Patrick Byrne: What is your counsel?
Patrick M. Byrne is the CEO of the Internet retailer Overstock.com. Byrne received his B.A. from Dartmouth, studied at Cambridge University as a Marshall Scholar, and earned a PhD in Philosophy from Stanford University. He co-founded Overstock.com in 1997 and became CEO in 1999. In 2005, Byrne initiated a controversial campaign against "naked short selling" in which he accused a "Sith Lord" and various financial firms of sabotaging Overstock's share price. Byrne also serves as head of First Class Education, an education lobbying group that seeks to require that 65% of all educational spending be spent "in the classroom." A strong proponent of school vouchers, Byrne spent almost four million dollars in advertising for a bill that would have given Utah residents who enroll their children in private schools taxpayer-supported subsidies. The bill lost, 62-38%.
Patrick Byrne: I think we’re eating . . . Collectively, I think we’re eating the seed grain. We’re farmers who are so, you know . . . The image comes to mind when I read about the hedge fund community of Henry VIII, you know, in the movies where he’s got drumstick . . . turkey drumsticks and he’s just __________ slobbering. That to me might be how we’re remembered. I mean we are so short-sighted. We’re environmentally ruining the planet. To me, I think what’s happened is there was some pretty good safeguards that kept . . . Well I think what politics really was from . . . especially from the ‘30s and ‘40s, was once government got in the business of . . . of allocation, allocation, allocation, what happened was people realized it was very profitable to go and capture D.C. and get them to allocate wealth and resources to you. Well we all figured out that game by the 1980s or so, and different groups stopped being able to organize in order to expropriate largess from the public treasury. And so what happened was we all realized there’s one group that we can still stick it to, and that . . . because there’s one group that doesn’t vote, and that’s the future. And so basically our programs now are . . . are . . . Our lifestyle, our rap now is all about sticking it to the future and living better now. And that shows up whether you’re talking about Social Security, or education, or you know, fiscal discipline, anything. It’s basically politics . . . The normal push me, pull you of political life of much of the 20th century has disappeared because we really . . . we all realized, hey, that there’s one group that we can stick it . . . to stick them with the bill, and that’s the future.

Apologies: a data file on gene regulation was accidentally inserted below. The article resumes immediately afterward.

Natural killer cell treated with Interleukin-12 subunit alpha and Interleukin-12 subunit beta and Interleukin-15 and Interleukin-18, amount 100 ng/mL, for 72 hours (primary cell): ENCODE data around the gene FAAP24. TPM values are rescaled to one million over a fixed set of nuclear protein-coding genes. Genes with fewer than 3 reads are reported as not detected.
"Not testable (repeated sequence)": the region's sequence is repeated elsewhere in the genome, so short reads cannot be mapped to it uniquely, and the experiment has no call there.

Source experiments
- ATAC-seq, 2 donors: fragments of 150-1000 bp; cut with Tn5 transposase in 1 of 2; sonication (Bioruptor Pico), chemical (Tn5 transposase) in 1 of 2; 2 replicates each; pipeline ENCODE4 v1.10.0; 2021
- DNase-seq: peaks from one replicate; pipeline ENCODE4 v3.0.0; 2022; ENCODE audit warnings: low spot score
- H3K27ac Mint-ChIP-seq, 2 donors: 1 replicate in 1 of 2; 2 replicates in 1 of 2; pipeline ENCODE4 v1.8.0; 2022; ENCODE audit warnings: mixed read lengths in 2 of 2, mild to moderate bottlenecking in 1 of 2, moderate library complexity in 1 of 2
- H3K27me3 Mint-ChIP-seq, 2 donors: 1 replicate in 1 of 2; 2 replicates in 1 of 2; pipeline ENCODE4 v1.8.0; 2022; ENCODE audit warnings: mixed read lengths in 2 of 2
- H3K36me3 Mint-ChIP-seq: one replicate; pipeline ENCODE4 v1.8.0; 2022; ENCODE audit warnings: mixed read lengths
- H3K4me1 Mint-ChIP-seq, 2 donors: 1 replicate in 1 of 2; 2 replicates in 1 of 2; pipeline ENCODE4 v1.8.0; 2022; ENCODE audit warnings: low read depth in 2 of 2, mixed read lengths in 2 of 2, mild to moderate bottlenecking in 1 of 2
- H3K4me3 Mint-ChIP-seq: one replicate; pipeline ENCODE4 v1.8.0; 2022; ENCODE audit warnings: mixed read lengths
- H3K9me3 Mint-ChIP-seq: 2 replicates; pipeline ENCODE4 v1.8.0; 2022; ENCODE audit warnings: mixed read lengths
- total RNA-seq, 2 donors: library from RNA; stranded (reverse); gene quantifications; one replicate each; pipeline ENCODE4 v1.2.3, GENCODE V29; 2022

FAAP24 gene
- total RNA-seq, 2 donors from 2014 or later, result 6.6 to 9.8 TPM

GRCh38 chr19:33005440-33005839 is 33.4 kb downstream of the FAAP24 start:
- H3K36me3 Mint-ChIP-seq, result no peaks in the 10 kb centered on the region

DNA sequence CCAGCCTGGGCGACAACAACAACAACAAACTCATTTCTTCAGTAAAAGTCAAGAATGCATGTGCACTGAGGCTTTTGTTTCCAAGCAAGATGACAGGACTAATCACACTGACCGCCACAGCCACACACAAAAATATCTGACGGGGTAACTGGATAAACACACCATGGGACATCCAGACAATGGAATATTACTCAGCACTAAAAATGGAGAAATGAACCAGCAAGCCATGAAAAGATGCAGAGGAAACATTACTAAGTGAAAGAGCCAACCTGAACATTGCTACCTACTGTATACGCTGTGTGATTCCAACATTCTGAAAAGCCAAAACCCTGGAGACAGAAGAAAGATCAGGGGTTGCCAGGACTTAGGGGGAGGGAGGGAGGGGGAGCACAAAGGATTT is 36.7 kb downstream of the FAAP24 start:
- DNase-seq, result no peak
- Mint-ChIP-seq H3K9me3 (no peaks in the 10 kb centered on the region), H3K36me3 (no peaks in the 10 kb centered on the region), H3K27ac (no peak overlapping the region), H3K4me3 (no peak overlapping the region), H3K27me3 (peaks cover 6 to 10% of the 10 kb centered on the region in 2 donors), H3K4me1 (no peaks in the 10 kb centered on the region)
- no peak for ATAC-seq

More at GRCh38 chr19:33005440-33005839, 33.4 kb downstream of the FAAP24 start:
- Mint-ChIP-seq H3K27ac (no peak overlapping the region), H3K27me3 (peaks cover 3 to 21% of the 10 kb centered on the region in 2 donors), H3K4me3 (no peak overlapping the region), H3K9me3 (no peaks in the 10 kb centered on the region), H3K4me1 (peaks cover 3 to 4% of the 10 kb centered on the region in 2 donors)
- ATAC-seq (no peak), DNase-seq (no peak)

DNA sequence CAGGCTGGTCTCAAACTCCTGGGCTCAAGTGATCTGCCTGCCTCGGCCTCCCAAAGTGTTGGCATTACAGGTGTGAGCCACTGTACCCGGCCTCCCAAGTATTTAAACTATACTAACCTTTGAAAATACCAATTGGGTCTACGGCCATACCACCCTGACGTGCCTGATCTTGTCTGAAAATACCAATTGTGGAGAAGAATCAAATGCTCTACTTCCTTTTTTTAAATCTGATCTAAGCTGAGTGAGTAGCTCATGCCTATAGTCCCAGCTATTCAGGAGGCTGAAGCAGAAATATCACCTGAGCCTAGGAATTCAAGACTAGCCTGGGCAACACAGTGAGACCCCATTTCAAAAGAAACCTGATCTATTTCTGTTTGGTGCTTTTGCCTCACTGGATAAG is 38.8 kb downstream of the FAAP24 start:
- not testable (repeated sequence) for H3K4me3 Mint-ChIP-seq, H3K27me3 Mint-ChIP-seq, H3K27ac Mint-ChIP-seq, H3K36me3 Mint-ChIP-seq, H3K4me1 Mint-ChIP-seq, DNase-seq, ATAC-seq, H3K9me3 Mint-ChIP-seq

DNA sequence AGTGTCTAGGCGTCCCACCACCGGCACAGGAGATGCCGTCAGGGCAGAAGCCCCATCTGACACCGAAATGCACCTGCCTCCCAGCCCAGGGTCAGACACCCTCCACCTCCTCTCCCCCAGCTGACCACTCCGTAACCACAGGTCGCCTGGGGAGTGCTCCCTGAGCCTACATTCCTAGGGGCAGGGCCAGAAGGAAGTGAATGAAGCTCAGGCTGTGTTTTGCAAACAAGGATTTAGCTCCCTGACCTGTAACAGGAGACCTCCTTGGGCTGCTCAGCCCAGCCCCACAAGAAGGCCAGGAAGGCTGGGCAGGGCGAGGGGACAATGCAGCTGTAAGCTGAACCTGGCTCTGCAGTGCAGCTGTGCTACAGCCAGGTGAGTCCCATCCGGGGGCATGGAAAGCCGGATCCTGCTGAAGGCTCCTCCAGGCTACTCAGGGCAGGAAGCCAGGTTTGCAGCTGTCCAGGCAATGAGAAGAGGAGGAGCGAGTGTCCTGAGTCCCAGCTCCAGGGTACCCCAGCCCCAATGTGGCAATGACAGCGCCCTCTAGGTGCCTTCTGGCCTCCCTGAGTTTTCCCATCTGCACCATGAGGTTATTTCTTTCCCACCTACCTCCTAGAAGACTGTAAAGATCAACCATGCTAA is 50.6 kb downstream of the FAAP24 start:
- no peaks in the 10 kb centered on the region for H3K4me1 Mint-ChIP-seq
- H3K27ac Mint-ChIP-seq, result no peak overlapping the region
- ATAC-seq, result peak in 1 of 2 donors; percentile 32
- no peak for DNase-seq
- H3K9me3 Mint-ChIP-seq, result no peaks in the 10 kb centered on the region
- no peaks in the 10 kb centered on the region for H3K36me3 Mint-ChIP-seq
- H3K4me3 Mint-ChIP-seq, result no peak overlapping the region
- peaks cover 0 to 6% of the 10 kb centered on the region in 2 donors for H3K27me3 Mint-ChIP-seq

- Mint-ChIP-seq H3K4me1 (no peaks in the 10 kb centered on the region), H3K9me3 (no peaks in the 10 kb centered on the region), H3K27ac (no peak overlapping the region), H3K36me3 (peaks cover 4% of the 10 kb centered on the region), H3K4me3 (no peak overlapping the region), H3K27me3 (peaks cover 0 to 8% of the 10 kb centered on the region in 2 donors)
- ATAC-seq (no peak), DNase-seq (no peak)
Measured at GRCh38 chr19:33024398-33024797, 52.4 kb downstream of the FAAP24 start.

Recorded on: 10/29/07
We are sticking it to future generations.
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Research has shown that men today have less testosterone than they used to. What's happening?
- Several studies have confirmed that testosterone counts in men are lower than what they used to be just a few decades ago.
- While most men still have perfectly healthy testosterone levels, its reduction puts men at risk for many negative health outcomes.
- The cause of this drop in testosterone isn't entirely clear, but evidence suggests that it is a multifaceted result of modern, industrialized life.
The 21st century is experiencing an Asianization of politics, business, and culture.
- Our theories about the world, even about history or the geopolitics of the present, tend to be shaped by Anglo perspectives of the Western industrial democracies, particularly those in the United States and the United Kingdom.
- The West, however, is not united. Canada, for instance, acts in many ways that are not in line with American or British policies, particularly in regard to populism. Even if it were united, though, it would not represent most of the world's population.
- European ideas, such as parliamentary democracy and civil service, spread across the world in the 19th century. In the 20th century, American values such as entrepreneurialism went global. In the 21st century, however, what we're seeing now is an Asianization — an Asian confidence that they can determine their own political systems, their own models, and adapt to their own circumstances.
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